By Peter Sandercock
Is this the year you try your hand at gardening?
Here are some tips to get you started.
1. Choosing a Site
- Start Small. Although you may have good intentions of growing a huge garden, the easiest way to turn yourself off gardening is to take on too much. Start with a raised bed, small flowerbed size garden or even a patio garden with a few containers of herbs and vegetables.
- Choose a sunny location. Vegetables need at least 6 hours of sun exposure a day.
- Remember that afternoon sun will be hotter and more drying than morning sun. Windy areas will also dry out your garden more quickly.
- Make sure that the site drains well so that your plants are not sitting in water after a rain.
- Choose a site close to a water source.
- Don’t establish your site too close to a row of trees because the trees deep roots may draw moisture and nutrients away from your garden. It might also create too much shade for the vegetables to grow.
2. Preparing the Site. How’s the Soil?
- Once you have chosen a spot, you will need to till up the soil with a shovel and garden fork or if you are doing a larger area, you may need to rent or borrow a rototiller to make the job easier.
- If you are using raised beds, once they are built, fill them with soil which can be purchased from your local garden center if you do not have access to any.
- Once the soil is tilled, it is a good idea to work in organic matter such as compost or peat moss.
3.Choosing What to Grow? Planting Tips
- Grow what you and your family like to eat!
- Consider the number of growing days when choosing to grow something from seed or as a transplant. Growing days are the period from the last frost-free day in spring to the first frost of fall which is therefore how many days you have to grow a plant outside without fear of it freezing.
- Check the seed packages to see how many days it takes to grow the vegetable to harvest and then check it against how many frost-free days in your area. Note the chart below is an average over several years but you should also watch the weather during this time as weather in Canada can vary!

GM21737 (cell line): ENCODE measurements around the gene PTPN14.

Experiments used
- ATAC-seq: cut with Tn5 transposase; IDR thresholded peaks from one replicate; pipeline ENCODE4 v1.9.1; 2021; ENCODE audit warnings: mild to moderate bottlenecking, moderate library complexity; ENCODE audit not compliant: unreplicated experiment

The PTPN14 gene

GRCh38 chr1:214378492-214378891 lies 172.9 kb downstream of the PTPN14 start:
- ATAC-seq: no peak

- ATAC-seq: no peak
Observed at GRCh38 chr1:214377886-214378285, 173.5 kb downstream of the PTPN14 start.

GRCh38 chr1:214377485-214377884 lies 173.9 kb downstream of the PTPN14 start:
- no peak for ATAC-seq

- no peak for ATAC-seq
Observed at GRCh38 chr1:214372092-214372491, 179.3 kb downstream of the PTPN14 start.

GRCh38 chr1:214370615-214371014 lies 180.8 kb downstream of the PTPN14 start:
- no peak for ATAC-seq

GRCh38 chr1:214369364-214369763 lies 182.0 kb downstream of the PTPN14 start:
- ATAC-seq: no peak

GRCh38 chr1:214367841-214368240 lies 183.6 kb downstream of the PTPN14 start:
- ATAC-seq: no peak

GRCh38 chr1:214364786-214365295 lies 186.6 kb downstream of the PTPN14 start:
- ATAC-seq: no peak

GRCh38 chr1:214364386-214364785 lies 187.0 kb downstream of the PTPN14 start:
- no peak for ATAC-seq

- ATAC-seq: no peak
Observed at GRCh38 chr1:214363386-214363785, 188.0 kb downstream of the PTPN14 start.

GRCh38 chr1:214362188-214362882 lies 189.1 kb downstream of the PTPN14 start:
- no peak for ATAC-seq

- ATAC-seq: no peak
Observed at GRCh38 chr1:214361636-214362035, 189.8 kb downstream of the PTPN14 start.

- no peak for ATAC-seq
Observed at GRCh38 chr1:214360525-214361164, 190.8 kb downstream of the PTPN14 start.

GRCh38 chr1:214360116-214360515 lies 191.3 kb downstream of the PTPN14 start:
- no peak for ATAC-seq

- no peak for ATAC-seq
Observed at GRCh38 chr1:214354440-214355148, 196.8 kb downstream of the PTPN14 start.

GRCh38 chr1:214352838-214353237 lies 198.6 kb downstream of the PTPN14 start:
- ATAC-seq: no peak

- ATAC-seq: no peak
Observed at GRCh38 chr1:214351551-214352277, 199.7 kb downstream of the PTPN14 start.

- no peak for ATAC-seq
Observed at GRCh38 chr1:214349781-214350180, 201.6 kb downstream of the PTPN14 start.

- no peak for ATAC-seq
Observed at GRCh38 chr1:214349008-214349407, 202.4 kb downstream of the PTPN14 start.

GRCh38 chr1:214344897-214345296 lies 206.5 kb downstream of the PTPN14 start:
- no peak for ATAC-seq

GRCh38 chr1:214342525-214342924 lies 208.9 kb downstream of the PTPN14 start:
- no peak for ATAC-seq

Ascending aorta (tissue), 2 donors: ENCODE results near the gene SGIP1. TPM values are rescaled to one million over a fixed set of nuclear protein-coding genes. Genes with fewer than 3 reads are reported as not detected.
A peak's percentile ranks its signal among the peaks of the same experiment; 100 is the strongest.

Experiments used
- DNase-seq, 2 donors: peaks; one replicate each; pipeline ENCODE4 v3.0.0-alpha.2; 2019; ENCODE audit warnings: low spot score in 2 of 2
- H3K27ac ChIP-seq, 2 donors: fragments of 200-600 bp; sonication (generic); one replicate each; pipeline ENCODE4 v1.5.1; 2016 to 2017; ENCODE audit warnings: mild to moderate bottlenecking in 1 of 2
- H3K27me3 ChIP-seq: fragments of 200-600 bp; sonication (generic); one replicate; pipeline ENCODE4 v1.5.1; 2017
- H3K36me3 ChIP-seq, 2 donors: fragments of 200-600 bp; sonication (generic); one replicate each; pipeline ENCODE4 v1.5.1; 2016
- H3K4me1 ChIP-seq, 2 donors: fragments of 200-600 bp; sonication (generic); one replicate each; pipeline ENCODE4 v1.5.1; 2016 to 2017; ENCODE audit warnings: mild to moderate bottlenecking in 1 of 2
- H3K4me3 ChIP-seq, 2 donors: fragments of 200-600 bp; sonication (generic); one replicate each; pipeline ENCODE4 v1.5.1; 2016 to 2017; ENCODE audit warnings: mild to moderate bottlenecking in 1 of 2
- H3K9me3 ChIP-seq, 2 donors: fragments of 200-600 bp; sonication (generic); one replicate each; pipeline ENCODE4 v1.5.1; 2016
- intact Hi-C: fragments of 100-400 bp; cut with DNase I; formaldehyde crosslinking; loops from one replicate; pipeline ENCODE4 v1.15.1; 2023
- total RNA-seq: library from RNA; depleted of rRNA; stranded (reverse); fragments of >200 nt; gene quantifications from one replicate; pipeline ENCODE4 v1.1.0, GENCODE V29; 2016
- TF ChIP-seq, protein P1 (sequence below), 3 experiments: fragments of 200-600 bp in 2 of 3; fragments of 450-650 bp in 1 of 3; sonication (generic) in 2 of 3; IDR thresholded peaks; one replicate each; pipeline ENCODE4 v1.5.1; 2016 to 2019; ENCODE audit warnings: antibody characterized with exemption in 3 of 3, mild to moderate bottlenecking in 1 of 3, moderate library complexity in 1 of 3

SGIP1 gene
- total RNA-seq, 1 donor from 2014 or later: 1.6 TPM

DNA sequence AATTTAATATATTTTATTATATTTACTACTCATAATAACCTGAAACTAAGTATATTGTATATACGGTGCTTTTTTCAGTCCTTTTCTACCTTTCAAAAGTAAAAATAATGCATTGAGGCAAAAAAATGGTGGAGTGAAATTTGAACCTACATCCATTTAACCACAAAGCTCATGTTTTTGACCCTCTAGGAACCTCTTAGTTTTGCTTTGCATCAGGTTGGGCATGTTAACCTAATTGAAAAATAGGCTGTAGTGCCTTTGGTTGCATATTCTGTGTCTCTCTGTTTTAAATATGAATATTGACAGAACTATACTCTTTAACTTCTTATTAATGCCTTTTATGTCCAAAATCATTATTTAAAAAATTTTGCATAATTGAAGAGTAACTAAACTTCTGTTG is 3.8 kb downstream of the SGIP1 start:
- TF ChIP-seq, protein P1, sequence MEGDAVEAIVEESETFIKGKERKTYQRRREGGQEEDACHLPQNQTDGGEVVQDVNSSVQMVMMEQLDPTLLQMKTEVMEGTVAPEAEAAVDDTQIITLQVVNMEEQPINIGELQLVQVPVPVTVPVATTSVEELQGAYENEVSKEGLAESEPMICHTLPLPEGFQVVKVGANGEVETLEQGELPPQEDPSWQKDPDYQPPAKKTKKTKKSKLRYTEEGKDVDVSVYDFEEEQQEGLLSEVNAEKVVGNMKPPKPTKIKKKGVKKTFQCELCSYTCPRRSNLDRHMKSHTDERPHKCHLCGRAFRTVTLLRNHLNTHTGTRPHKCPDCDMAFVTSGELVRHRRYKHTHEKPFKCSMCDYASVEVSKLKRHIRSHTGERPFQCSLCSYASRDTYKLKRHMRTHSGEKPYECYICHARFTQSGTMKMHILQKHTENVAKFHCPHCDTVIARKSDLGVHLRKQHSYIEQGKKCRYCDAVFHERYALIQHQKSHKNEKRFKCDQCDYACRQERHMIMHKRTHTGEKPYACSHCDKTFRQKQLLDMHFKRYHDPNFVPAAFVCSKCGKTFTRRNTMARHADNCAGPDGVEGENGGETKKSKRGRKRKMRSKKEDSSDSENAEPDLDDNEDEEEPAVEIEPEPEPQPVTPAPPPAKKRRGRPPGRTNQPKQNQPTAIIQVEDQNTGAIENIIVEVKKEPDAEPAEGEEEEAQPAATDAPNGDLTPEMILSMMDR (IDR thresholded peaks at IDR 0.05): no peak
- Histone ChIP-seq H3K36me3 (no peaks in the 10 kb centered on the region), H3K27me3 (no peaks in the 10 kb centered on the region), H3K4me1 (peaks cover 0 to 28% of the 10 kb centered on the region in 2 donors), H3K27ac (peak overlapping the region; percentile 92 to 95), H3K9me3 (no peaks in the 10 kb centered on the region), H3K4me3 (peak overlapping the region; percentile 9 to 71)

- You can extend growing days by starting seeds inside or buying transplant (plants that are already a few weeks old). Transplants also mean you will be harvesting fruit like tomatoes earlier and longer.
- Garden vegetables, such as carrots, radishes, peas, beans, lettuce are easy to grow from seed. Potatoes can be grown from seed potatoes. Tomatoes, peppers, corn, cucumbers take longer to grow, so consider purchasing established plants or transplants to jump-start your garden and ensure that they produce within the growing season.
- The ideal time to plant transplants is on a still, overcast day. This will put the least stress on your new plants.
- Water the plants in their pots the day before you intend to plant.
- Remove the plants individually from their pots as you plant so that the roots don’t dry out.
- If the roots are densely packed or growing in a circle, tease them apart so they will stretch out and grow into the surrounding soil.
- Bury the plant to the depth it was in the pot. Too deep and the stem will rot. Too high and the roots will dry out.
- Don’t press down too hard on the plants as you cover them. Watering will settle them into the ground.
- Water your newly planted garden as soon as it is planted and make sure it gets at least one inch of water per week. You may have to water more often in hot dry summers. Let your plants tell you how much water they need. Some wilting in noonday sun is normal. Wilting in the evening is a sign of stress.
4. Pinching, Pruning and Pulling
- Weeds are inevitable and come from wind, birds, soil on shoes… Weeding can be a Zen activity but too much is just plain hard work.
- One of the best ways to prevent a lot of weeding is to mulch. It truly can make a major difference in a garden. Mulch conserves water, blocks weeds and cools the soil. Further, organic mulches like shredded or chipped bark, compost, straw and shredded leaves, will break down over time and also improve the soil quality.
- Apply mulch soon after planting, before new weeds sprout. Apply a 2-4 inch thick layer of mulch, avoiding direct contact with the plant stems. Piling mulch around the stem can lead to rotting and can provide cover for munching mice and slugs.
- Vegetables will produce more if you keep harvesting while young.
- Taller plants and those that grow on vines may need to be staked, to keep from falling over.
- If something dies, don’t worry– that is gardening! Move on, replace it with something else and try again next year.
- Gardeners can get so busy pinching, pruning and pulling every weed, that we often don’t appreciate what we’ve created. Step back and enjoy what you’ve accomplished.
- Give your garden a theme or add some garden accessories to make it a fun and pretty place to visit.
- Start a garden journal if you are into that. It is a great way to remember what worked and what didn’t and will help you plans to expand next year.
- Enjoy your harvest.
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